Winterizing Outdoor Equipment

A copper pipe that's burst open from the cold weather.

With the cold weather fast approaching, outdoor equipment is the last thing most homeowners are thinking about. But most of the items in your outdoor arsenal need some form of winterizing to survive the winter fully intact. From lawn mowers and pipes to patio furniture and HVAC units, here's a quick guide on how to winterize all of your outdoor equipment.

Exterior Pipes

Take a look at all of the exterior pipes and remove any garden hoses. Fully drain the hoses before winding them up and storing them for the winter. Then locate the shut-off valves for the faucets. (The shut-off valves are typically indoors.) Once the valves are closed, turn on the outdoor faucets and drain the excess water. Once all of the water has been removed, the exterior pipes should be fine over the winter. If you are concerned about some exposed pipes, you can insulate them for even better protection.

Lawn Mower

A man cleaning the engine of a lawn mower as part of a winterizing practice.

Give the mower a good wash after the final cut of the fall season. Make sure you remove all of the grass clippings from the underside of the mower and around the blade. Then change the oil and add some fuel stabilizer to the gas. Fill the gas tank to full and let the engine run for a few minutes. This will help disperse the stabilizer throughout the system. If you do not want to add stabilizer, you can run the engine until the gas burns out. Before storing the mower, give the fuel lines, spark plugs, and fuel filters a good check. Replace anything that looks worn so that your mower will be ready to go in the spring.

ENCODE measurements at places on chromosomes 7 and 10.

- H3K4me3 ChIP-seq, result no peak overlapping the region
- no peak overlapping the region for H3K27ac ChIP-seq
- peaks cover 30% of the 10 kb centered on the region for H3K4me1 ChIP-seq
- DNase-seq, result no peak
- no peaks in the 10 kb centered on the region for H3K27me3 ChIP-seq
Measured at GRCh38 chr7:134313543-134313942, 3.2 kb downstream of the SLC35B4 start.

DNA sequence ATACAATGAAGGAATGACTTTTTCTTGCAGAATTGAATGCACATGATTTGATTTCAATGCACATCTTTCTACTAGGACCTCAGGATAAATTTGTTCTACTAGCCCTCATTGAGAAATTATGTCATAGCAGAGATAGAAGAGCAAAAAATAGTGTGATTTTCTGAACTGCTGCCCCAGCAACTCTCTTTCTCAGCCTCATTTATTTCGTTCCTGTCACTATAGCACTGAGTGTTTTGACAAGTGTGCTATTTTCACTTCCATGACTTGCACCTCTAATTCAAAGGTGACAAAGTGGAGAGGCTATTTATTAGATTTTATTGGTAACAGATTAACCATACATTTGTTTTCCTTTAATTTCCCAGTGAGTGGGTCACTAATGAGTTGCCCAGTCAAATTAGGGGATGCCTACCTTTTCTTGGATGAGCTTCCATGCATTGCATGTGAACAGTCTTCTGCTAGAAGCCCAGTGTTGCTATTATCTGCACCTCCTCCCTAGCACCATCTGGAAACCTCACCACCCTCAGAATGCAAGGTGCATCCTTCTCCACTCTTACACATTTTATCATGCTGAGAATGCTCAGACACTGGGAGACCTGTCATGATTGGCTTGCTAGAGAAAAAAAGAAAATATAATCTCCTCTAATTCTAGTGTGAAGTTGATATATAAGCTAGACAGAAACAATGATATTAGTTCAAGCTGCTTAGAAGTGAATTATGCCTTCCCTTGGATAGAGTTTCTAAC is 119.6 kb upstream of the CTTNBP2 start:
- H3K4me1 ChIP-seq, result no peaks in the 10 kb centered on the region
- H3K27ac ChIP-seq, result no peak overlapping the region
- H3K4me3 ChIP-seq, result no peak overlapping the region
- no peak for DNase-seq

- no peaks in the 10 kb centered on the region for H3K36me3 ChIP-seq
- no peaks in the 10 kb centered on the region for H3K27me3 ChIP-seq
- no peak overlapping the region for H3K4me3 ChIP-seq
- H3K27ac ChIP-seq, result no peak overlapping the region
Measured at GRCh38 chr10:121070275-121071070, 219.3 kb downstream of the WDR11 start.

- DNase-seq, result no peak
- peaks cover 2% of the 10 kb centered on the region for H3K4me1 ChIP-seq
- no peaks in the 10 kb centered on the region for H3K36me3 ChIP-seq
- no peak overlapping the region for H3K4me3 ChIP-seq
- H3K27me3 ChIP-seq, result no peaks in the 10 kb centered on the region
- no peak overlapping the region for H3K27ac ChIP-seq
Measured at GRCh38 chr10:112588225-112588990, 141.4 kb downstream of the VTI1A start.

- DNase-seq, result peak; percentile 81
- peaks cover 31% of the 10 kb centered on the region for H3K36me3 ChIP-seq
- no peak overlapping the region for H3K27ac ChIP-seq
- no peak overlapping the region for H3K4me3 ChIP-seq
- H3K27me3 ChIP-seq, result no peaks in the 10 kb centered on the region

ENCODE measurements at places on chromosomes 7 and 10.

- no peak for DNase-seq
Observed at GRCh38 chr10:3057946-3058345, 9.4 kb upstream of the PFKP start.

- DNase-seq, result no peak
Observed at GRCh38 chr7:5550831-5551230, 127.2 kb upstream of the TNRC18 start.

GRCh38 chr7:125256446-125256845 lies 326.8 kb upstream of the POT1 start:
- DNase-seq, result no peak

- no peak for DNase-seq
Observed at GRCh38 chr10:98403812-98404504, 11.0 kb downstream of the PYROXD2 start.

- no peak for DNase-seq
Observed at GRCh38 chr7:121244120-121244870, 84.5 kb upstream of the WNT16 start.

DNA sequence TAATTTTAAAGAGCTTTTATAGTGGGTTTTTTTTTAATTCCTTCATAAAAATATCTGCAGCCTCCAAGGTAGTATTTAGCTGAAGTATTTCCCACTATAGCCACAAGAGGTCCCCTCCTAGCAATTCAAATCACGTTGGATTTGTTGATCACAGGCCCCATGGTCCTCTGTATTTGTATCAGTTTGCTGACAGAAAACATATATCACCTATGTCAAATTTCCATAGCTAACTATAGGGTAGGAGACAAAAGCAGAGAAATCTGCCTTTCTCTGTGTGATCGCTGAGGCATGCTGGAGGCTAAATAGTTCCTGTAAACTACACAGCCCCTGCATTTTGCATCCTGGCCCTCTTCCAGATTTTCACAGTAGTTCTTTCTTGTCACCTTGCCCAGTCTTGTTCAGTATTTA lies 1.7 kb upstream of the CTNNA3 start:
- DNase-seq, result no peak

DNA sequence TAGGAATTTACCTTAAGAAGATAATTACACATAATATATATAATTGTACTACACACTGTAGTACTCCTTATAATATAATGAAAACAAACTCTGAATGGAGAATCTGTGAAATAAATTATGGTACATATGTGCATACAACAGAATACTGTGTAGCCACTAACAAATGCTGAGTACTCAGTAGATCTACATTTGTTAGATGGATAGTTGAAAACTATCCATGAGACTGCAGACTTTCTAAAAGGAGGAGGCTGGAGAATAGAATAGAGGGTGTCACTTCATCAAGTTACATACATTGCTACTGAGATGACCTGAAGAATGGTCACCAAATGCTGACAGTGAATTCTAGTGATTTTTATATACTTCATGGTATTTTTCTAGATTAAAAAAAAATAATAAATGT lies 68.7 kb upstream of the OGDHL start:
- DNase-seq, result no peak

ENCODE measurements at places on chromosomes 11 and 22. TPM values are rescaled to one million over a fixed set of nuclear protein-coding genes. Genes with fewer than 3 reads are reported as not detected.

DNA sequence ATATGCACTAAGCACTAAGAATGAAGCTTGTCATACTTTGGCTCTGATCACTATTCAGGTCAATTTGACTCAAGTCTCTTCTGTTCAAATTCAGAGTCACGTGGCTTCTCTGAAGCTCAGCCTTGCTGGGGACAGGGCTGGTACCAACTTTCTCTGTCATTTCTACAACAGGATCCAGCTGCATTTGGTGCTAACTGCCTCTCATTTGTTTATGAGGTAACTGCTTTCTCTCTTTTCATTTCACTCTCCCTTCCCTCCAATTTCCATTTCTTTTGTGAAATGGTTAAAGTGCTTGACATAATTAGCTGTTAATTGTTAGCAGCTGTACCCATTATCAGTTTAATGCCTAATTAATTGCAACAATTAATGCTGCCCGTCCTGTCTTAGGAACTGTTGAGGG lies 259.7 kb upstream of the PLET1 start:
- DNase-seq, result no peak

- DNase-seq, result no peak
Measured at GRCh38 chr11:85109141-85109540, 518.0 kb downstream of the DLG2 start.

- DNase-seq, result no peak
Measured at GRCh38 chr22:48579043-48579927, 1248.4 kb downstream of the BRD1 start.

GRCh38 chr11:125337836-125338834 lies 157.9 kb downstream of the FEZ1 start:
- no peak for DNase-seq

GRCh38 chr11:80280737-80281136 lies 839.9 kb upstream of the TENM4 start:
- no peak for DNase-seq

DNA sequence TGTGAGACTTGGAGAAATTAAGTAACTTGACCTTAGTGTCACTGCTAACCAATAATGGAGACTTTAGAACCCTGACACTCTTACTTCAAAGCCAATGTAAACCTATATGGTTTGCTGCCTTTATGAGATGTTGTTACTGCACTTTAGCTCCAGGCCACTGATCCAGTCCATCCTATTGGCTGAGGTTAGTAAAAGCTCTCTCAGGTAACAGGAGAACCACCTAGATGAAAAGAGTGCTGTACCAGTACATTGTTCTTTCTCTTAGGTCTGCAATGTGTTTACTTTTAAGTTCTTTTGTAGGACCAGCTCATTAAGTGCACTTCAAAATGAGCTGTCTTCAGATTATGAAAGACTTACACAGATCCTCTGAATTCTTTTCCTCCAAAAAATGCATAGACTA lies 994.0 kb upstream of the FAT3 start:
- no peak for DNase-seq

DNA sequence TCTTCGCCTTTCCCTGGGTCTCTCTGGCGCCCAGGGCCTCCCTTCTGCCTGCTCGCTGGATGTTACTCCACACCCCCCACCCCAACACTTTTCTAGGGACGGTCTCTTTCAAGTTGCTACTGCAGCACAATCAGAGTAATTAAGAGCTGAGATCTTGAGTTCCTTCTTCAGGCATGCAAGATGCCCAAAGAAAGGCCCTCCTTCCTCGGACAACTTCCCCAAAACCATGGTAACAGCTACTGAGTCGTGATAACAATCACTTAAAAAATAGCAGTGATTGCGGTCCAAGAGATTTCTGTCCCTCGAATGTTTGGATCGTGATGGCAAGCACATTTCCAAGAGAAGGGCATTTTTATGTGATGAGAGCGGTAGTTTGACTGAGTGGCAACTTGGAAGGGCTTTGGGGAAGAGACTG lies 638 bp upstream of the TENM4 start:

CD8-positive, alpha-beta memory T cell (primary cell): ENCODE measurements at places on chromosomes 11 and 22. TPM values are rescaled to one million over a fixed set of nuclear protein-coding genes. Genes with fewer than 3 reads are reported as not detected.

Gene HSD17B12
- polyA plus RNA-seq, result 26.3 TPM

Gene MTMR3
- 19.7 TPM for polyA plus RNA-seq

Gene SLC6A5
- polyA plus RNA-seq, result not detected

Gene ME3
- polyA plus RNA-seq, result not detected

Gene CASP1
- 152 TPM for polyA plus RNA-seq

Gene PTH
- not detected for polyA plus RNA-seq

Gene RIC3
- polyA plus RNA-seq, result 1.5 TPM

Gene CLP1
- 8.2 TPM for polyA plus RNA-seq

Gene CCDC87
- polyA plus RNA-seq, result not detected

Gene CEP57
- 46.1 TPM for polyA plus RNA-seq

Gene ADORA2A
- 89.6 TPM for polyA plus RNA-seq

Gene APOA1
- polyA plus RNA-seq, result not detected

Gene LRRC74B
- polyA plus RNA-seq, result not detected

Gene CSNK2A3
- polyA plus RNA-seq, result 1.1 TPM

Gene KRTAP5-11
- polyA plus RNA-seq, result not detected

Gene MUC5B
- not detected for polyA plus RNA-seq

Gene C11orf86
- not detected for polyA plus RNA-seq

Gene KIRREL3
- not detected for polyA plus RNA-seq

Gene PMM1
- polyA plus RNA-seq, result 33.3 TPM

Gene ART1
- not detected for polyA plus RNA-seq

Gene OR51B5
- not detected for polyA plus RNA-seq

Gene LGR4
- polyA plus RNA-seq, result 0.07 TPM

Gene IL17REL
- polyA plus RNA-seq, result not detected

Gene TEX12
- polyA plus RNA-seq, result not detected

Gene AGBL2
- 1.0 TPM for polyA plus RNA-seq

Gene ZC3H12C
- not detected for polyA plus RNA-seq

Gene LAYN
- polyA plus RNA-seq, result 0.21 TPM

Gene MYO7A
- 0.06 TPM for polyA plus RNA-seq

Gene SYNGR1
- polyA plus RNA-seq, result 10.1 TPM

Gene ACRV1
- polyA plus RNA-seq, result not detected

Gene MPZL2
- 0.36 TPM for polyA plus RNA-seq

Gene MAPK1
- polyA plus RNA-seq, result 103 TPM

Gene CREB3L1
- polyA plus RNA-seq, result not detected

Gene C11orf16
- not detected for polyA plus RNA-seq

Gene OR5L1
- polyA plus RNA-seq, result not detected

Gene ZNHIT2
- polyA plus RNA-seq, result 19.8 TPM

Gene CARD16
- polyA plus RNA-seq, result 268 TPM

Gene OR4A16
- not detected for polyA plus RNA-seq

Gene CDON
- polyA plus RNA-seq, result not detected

Patio Furniture

Clean any dirt and debris from exposed surfaces and allow the furniture to fully dry. Remove any cushions and clean them with a mixture of warm water and soap. After the cushions have dried, store them away. The drying process may take a day or two. You can store cushions in a special storage bag or wrap them tight in a sheet and seal them in a plastic bag.

While cleaning your outdoor furniture, take note of any damage you notice and repair it if you can. Fixing small issues now will prevent them from becoming major headaches after the hard winter months. You should also store natural wicker furniture in a dry environment over the winter.


A grill covered in snow.

If you do not plan on using your grill during the winter, then it needs to be thoroughly cleaned and protected. Clean the grill inside and out, removing any grease buildup and leftover coals. Allow the grill to fully dry before covering it up. If you have room in the garage or shed, you can store the grill indoors for better protection. If not, the grill should be securely covered to shield it from the ice and snow. If the grill has a propane tank, it should be disconnected and stored indoors.

AC Units

Make sure fall leaves and grass clippings are removed from the unit. You can use a garden hose to rinse it after the larger bits are clean up. Once everything has dried, ensure all pipes are insulated with tubular rubber or foam. You can then disconnect the unit if you do not anticipate using it over the winter. Finally, cover the air conditioner and secure the cover with bungee cords. When winter snow hits, keep the unit clean and free of ice accumulation.

Outdoor Equipment

Inspect and remove the batteries in all of your outdoor power tools. This will help prevent the batteries from corroding in the cold weather. Then lubricant moving parts, like chainsaw blades, to keep them from rusting out. You can also add some tung oil to wooden handles so they don't crack in the dry winter air. Once everything is stored properly, you can enjoy a few months of very little lawn maintenance.